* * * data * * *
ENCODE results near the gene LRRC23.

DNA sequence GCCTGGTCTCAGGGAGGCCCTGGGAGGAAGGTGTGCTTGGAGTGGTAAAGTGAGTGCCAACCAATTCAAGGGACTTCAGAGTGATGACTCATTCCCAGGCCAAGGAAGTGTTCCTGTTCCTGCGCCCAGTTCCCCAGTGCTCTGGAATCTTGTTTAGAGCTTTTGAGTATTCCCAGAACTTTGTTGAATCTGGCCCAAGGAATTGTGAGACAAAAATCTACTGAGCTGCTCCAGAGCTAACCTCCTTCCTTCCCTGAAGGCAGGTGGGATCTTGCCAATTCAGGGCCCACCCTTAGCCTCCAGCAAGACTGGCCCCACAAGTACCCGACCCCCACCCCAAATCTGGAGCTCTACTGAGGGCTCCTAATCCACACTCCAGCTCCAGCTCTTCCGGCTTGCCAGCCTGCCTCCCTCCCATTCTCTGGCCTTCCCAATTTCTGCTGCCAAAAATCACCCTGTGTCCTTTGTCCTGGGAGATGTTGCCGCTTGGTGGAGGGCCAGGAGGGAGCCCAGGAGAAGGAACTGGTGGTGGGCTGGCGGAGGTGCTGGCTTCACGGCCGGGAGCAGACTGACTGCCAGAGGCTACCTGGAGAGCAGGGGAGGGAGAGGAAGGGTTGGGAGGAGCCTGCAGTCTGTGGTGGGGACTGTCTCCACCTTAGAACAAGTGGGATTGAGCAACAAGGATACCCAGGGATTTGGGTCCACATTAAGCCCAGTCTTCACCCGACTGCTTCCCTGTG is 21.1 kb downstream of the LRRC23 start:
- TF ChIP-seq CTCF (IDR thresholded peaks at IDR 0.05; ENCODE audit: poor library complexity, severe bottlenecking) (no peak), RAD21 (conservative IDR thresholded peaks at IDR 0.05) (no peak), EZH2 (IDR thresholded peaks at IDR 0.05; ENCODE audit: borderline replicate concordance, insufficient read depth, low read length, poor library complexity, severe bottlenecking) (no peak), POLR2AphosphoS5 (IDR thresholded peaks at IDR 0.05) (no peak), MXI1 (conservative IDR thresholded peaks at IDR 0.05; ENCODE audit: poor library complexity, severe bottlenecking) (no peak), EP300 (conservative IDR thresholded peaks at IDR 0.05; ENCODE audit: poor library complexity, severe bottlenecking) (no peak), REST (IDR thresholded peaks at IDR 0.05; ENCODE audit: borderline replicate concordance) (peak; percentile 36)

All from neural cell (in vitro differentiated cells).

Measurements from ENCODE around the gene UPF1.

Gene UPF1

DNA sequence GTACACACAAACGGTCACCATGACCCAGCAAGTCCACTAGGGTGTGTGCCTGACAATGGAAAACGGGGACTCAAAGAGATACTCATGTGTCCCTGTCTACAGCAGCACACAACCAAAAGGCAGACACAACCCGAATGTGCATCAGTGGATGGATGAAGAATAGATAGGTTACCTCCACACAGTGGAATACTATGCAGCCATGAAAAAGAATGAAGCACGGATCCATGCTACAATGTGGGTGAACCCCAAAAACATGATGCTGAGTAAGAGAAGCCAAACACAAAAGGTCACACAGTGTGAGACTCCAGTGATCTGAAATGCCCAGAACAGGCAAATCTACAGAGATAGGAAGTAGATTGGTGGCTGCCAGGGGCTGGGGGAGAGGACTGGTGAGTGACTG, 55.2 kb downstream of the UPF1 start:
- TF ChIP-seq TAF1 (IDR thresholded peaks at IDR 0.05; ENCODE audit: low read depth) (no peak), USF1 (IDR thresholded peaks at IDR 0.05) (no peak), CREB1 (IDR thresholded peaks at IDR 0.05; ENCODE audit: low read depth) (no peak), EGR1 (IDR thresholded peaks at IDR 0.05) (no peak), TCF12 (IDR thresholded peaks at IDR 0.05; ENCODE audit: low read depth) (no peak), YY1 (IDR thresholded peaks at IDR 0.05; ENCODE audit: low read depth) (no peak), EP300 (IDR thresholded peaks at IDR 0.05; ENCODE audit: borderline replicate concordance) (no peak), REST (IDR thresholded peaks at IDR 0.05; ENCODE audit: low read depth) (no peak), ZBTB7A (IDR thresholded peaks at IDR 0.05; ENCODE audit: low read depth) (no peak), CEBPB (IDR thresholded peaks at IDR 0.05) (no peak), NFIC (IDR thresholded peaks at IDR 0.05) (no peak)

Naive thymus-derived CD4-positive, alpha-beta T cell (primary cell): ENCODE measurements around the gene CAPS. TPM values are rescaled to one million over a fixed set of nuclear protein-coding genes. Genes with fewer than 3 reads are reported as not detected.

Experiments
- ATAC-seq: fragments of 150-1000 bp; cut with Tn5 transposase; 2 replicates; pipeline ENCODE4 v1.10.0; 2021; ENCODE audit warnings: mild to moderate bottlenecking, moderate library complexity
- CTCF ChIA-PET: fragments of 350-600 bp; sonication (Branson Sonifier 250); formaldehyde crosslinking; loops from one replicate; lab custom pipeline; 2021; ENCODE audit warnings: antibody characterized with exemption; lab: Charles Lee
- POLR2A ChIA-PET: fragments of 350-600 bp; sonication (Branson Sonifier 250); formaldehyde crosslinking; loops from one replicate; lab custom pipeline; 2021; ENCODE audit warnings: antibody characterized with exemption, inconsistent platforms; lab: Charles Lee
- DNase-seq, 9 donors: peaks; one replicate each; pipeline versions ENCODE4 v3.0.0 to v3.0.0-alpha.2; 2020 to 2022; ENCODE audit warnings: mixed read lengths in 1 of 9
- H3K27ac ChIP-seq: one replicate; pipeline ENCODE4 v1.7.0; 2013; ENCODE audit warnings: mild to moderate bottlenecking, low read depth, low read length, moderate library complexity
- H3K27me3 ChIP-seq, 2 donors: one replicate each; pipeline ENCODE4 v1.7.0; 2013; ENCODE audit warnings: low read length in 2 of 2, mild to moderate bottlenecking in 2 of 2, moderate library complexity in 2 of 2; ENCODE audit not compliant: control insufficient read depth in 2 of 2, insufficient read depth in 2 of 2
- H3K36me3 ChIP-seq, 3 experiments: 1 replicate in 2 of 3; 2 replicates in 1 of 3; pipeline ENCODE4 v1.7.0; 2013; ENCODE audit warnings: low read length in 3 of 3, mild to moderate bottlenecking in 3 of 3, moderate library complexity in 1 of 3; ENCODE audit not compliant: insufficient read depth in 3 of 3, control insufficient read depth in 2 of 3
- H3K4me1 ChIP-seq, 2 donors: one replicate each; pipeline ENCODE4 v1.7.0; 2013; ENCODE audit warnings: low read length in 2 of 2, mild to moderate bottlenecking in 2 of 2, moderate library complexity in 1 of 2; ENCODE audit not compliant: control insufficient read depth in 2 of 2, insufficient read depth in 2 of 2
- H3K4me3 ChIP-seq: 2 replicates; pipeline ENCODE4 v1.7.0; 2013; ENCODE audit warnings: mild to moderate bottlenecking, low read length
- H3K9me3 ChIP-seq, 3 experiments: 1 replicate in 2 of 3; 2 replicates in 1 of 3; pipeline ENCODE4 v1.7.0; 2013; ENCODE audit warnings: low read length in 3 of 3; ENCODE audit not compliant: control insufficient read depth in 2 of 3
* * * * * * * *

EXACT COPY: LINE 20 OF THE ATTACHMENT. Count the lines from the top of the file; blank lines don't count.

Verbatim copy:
- H3K9me3 ChIP-seq, 3 experiments: 1 replicate in 2 of 3; 2 replicates in 1 of 3; pipeline ENCODE4 v1.7.0; 2013; ENCODE audit warnings: low read length in 3 of 3; ENCODE audit not compliant: control insufficient read depth in 2 of 3